Chester Irving Barnard (November 7, 1886 – June 7, 1961) was an American business executive, public administrator, and the author of pioneering work in management theory and organizational studies. His landmark 1938 book, The Functions of the Executive, sets out a theory of organization and of the functions of executives in organizations. The book has been widely assigned in university courses in management theory and organizational sociology. Barnard viewed organizations as systems of cooperation of human activity, and noted that they are typically short-lived. According to Barnard, organizations are generally not long-lived because they do not meet the two criteria necessary for survival: effectiveness and efficiency.
In his youth, Barnard worked on a farm, then studied economics at Harvard University, earning money selling pianos and operating a dance band. He did not obtain his Harvard BA because he did his four-year work in three years and could not complete a science course, but a number of universities later granted him honorary doctorates.
Barnard joined the American Telephone and Telegraph Company (now AT&T) in 1909. In 1927, he became president of the New Jersey Bell Telephone Company. During the Great Depression, he directed the New Jersey state relief system.
He was elected a Fellow of the American Academy of Arts and Sciences in 1939. He was president of the United Service Organizations (USO), 1942-45. Upon retiring from business, he served as president of the Rockefeller Foundation, 1948–52, and as chairman of the National Science Foundation, 1952-54. End 1950s he was among the first members of the Society for General Systems Research.
Barnard viewed organizations as systems of cooperation of human activity, and noted that they are typically short-lived. It is rare for a firm to last more than a century. Similarly most nations last for less than a century. The only organization that can claim a substantial age is the Roman Catholic Church. According to Barnard, organizations are not long-lived because they do not meet the two criteria necessary for survival: effectiveness and efficiency. Effectiveness, is defined the usual way: as being able to accomplish stated goals. In contrast, Barnard’s meaning of organizational efficiency differed substantially from the conventional use of the word. He defined efficiency of an organization as the degree to which that organization is able to satisfy the motives of the individuals. If an organization satisfies the motives of its members while attaining its explicit goals, cooperation among its members will last.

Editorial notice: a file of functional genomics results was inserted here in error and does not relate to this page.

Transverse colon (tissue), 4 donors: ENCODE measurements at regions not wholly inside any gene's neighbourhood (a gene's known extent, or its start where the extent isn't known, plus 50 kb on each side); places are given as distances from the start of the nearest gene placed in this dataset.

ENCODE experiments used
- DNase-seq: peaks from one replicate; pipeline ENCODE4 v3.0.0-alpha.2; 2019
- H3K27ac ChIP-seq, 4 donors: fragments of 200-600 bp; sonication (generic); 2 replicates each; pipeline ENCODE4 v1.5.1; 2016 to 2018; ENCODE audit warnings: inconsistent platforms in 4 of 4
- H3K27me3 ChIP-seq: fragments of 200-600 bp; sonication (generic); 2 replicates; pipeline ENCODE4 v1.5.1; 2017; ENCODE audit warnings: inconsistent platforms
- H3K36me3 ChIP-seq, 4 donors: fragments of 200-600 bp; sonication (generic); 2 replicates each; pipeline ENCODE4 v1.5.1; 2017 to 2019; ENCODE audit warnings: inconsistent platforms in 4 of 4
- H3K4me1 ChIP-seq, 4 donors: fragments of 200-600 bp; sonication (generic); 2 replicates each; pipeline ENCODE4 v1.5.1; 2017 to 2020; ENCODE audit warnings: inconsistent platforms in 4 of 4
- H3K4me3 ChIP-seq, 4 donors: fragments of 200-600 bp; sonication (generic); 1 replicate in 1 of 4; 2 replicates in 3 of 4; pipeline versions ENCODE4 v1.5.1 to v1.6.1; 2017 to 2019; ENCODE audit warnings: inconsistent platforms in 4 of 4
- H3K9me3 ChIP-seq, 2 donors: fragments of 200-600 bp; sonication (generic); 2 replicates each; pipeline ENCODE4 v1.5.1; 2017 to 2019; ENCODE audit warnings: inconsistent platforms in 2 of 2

Barnard was a great admirer of Talcott Parsons (1902–1979) and he and Parsons corresponded persistently. The two scholars would send manuscripts for commentary to each other and they would write long letters where they engage in a common theoretical discussion. The first correspondence between Barnard and Parsons began in the end of the 1930s and it persisted essentially to Barnard’s death in 1961.
The Functions of the Executive
Barnard’s classic 1938 book, The Functions of the Executive discusses, as the title suggests, the functions of the executive, but not from a merely intuitive point of view, but instead deriving them from his conception of cooperative systems.
Barnard summarized the functions of the executive as follows:
- Establishing and maintaining a system of communication;
- Securing essential services from other members;
- Formulating organizational purposes and objectives.
- To manage people and make sure they do their jobs
Authority and incentives
- The channels of communication should be definite;
- Everyone should know of the channels of communication;
- Everyone should have access to the formal channels of communication;
- Lines of communication should be as short and as direct as possible;
- Competence of persons serving as communication centers should be adequate;
- The line of communication should not be interrupted when the organization is functioning;
- Every communication should be authenticated.
Thus, what makes a communication authoritative, rests with the subordinate, rather than with his superior. Barnard’s perspective had affinities to that of Mary Parker Follett and was very unusual for his time, and that has remained the case down to the present day. He seemed to argue that managers should obtain authority by treating subordinates with respect and competence.
As for incentives, he proposed two ways of convincing subordinates to cooperate: tangible incentives and persuasion. Barnard gives great importance to persuasion, much more than to economic incentives. He described four general, and four specific incentives. The specific incentives were:
- Money and other material inducements;
- Personal non-material opportunities for distinction;
- Desirable physical conditions of work;
- Ideal benefactions, such as pride of workmanship etc.
The general incentives were:
- Associated attractiveness (based upon compatibility with associates)
- Adaptation of working conditions to habitual methods and attitudes
- The opportunity for the feeling of enlarged participation in the course of events
- The condition of communing with others (personal comfort with social relations, opportunity for comradeship etc., )
- 1938. The Functions of the Executive
- 1939. Dilemmas of Leadership in the Democratic Process.
- 1946. A Report on the International Control of Atomic Energy.
- 1948. Organization and Management
- 1956. Organization and Management: Selected Papers
- 1956. On the Teaching of Law in the Liberal Arts Curriculum. With Harold Joseph Berman. Harvard Law
- 1958. Elementary Conditions of Business Morals.
- 1973. Conversations With Chester I. Barnard. Edited by William B. Wolf.
- 1986. Philosophy for Managers; Selected Papers of Chester I. Barnard. Edited by William B. Wolf and Haruki Iino.